Wednesday, 10 February 2010

Hair analysis - the lifestyle changes

Well, after that little week-long interlude, let's get back to our regular schedule. I was going to tell you some more about the hair analysis and the information that came back with it.

As well as taking the supplements, we're going to make some of the lifestyle changes they recommend, but not all of them. No doubt if we fail to get pregnant, they'll tell us it's because we didn't follow the programme in full, but there are some things that just won't fit into our life at all, or that I'm not prepared to do.

The first thing they advise is that you should avoid the possibility of pregnancy until your hair has been reanalysed and the balance of minerals is more satisfactory. This is because if we did conceive, miscarriage, premature birth and birth defects are much more likely if we don't have a good balance of minerals. In particular, our zinc and manganese levels are both low, and low levels of both of these have been linked to miscarriage and birth defects. Well, chance would be a fine thing, and as we're unlikely to start our next IVF cycle within four months, I think it'll be pretty easy to avoid getting pregnant.

The next recommendation is to give up smoking and alcohol. Well, neither of us has ever smoked. We don't drink much, and we both always give up alcohol for Lent anyway, so that won't be too hard.

We're only to consume filtered water, and if we drink bottled water it should be from a glass bottle, not plastic. I say 'consume' because it's not just for drinking - they want us to cook with filtered water as well. I have a filter jug somewhere, so I'll dig it out and see how that goes.

They've told us not to carry mobile phones in our pockets, as they "severely damage sperm and affect the ovaries". Thinking about this, I always have my phone with me, and it's often in the pocket of my jeans - which is as close as you can get it to being pressed up against my ovaries. I've now started either carrying my phone in my handbag (but then I don't hear it ring, which kind of negates the point of having a phone with you) or slipping it in my coat pocket as we leave the house.

They also advise us against freezing meals that we have cooked and reheating them some time later, as the process destroys a lot of the vitamins and enzymes in the food. Again, with full-time jobs we need to think of the practicalities, and I don't do a lot of freezing and reheating anyway, but we'll try to avoid it for the next four months.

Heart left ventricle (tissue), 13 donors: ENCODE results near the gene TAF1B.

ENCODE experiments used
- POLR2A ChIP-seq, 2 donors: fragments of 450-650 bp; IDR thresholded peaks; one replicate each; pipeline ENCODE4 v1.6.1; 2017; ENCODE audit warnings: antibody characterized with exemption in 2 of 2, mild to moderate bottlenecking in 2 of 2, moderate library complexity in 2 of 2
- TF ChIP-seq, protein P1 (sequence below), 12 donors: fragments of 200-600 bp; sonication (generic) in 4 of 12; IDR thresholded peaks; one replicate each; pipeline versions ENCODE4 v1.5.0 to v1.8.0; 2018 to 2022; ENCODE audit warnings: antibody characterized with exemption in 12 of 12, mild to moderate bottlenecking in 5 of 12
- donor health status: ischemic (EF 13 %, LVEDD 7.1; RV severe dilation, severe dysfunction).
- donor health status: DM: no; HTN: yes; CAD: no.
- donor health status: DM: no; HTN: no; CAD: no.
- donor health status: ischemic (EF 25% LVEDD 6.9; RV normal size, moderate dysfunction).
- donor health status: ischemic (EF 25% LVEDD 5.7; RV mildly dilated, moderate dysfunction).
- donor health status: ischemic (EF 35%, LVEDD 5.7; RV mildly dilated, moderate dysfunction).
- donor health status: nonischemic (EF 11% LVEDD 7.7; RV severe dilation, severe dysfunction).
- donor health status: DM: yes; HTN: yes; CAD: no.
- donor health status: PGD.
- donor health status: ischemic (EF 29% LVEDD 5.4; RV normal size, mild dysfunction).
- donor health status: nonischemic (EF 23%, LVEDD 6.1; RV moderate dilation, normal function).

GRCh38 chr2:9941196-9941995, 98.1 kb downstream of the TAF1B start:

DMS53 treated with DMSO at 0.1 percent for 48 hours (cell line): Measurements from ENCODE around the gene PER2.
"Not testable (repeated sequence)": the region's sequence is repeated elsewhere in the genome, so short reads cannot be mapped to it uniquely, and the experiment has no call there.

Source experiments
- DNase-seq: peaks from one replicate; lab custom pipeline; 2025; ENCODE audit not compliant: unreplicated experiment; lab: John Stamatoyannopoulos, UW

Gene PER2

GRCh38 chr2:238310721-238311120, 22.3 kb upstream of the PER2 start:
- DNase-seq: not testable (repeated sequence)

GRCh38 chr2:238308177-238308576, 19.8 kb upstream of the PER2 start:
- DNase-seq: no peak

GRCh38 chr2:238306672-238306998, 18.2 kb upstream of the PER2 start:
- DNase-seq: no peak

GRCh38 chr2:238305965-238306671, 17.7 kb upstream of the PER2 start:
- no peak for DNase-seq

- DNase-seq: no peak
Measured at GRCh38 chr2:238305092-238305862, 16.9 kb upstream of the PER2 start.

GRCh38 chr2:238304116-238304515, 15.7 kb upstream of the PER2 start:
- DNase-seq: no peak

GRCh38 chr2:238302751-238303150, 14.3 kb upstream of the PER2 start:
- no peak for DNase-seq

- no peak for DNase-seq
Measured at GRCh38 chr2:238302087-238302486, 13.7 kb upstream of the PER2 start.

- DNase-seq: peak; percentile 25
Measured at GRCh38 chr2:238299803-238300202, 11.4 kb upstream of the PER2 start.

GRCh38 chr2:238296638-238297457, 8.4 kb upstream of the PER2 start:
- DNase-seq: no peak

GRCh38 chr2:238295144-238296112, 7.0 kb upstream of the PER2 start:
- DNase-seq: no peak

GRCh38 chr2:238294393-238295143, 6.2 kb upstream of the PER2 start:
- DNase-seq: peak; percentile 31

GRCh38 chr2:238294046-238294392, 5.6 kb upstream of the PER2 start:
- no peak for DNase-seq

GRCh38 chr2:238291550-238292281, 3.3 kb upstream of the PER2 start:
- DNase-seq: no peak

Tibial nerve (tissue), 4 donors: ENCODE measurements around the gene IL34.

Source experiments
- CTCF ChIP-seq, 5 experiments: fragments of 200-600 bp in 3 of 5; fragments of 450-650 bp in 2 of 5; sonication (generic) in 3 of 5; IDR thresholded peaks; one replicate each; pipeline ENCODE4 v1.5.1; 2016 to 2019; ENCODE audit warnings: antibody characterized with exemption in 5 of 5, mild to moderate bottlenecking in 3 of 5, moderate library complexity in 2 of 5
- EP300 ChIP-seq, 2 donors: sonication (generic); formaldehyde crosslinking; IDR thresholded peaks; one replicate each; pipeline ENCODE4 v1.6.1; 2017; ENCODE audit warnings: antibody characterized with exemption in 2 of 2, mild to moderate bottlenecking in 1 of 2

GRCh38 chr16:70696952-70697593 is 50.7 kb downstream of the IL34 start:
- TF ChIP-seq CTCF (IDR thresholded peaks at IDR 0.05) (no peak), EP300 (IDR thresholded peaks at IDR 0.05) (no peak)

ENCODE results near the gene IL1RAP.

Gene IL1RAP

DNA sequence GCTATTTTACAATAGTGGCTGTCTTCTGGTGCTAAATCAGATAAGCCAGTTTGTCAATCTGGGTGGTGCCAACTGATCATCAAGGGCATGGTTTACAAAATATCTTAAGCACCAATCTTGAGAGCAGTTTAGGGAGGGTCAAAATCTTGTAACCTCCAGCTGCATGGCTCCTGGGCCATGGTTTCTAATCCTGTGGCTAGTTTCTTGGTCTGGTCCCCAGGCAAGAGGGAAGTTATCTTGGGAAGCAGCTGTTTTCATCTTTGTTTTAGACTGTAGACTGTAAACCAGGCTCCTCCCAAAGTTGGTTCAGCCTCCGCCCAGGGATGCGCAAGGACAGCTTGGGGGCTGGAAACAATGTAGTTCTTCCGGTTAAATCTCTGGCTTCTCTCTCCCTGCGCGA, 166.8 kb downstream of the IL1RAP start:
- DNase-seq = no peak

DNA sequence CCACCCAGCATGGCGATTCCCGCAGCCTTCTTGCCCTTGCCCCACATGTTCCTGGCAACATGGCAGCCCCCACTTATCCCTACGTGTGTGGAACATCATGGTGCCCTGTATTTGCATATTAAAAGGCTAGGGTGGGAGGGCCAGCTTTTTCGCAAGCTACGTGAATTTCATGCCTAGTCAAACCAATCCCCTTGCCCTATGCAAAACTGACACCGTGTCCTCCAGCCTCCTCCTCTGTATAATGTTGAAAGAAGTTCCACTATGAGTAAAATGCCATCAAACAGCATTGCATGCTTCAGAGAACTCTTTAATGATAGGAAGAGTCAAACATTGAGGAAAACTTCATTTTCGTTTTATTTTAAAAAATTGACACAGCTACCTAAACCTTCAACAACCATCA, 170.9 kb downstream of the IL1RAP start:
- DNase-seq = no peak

There's then a long list of things to avoid, as follows:
  • Fluoride toothpaste - They have GOT to be kidding! I don't know of any good toothpaste that doesn't have fluoride in it, and I'd rather have healthy teeth, thanks very much. Mind you, I brush my teeth twice a day, use the recommended amount of toothpaste and have very healthy teeth. DH gets through four times as much toothpaste as I do (sharing a tube would lead to divorce, since he makes such a mess of his tubes, so I have to provide it separately for him, and am amazed how much he gets through), so perhaps a gentle word about only using the recommended amount might be in order for him.
  • Foil wrap - We don't use it a lot, so that shouldn't be too hard.
  • Food additives - I don't buy an awful lot of processed food, but we'll be eating an even higher proportion of fresh fruit, vegetables and meat. I can't guarantee that we'll be additive-free, though - what about when we eat out?
  • Microwave food - Again, I never cook in the microwave, though we do occasionally use it to reheat food. I'm not sure we can avoid it altogether, but we will make the effort to reheat soups etc in a saucepan on top of the stove rather than in the microwave.
  • Pesticides - We'll eat more organic food, but this is also a matter of time. We both work full-time and have other stuff going on in our lives. Sometimes I just don't have time to prepare stuff from scratch and I cheat by using ready-chopped fresh vegetables. I'll try to be a bit less lazy about this, but I haven't seen any organic ready-chopped stuff, so sometimes we might slip a bit.
  • Tuna and swordfish - I can't remember when I last ate swordfish, and we don't have tuna that often. Oily fish are supposed to be good for you, though - I was wondering if we could have tinned mackerel, but then noticed that tinned food is also banned, as are canned drinks.

So there you have it. We were also eating way too much processed sugar, so I've cut that out as much as I can - DH has even given up taking sugar in his tea without me even asking him to. And I've given up caffeine, but haven't asked him to, as it's one of the few things that's not mentioned in the covering letter they sent us.

It's going to be a super-healthy but fairly inconvenient four months...


  1. I can almost imagine a wry, long-suffering smile on your face as you typed that last line (fairly inconvenient to say the least)! I am curious about the foil -- we stopped using plastic wrap once people freaked out about BPA and other issues with plastic, so now we use foil to cover food. Why is it bad? The pesticides thing is so hard. Even shopping at this very organic-conscious grocery store here I noticed that some veggies just aren't sold as organics. I suspect some are just too difficult to grow en masse without pesticides. Maybe you could join a farm share?

  2. Hmmm, I'm glad you've taken the balanced approach to following the rules. It can be stressful to follow every rule to the letter. Four months in a lifetime isn't too bad though, I guess you can toe the line for that relatively short time! If what they are saying is true then the benefits will be amazingly worth it!

    Good luck